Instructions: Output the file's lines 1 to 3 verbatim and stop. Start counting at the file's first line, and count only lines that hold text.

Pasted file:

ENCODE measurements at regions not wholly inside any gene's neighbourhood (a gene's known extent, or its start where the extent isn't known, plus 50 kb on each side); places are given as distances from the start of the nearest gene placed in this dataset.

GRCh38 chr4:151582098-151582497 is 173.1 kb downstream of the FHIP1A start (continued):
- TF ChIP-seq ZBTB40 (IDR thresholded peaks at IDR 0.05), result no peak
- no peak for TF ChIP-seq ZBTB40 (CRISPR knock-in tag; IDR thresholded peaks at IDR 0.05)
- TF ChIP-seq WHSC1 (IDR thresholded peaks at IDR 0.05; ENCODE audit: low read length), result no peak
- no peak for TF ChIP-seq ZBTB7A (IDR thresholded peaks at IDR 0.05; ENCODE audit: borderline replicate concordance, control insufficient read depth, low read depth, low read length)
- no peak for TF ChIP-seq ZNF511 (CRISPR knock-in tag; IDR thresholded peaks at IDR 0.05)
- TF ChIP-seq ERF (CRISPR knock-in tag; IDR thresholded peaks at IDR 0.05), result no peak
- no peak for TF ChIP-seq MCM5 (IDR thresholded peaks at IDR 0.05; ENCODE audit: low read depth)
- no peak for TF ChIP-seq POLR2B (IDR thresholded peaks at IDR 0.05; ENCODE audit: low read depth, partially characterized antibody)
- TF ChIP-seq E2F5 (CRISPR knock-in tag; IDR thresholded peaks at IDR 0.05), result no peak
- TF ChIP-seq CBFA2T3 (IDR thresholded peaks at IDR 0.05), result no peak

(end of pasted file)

ENCODE measurements at regions not wholly inside any gene's neighbourhood (a gene's known extent, or its start where the extent isn't known, plus 50 kb on each side); places are given as distances from the start of the nearest gene placed in this dataset.

GRCh38 chr4:151582098-151582497 is 173.1 kb downstream of the FHIP1A start (continued):
- TF ChIP-seq ZBTB40 (IDR thresholded peaks at IDR 0.05), result no peak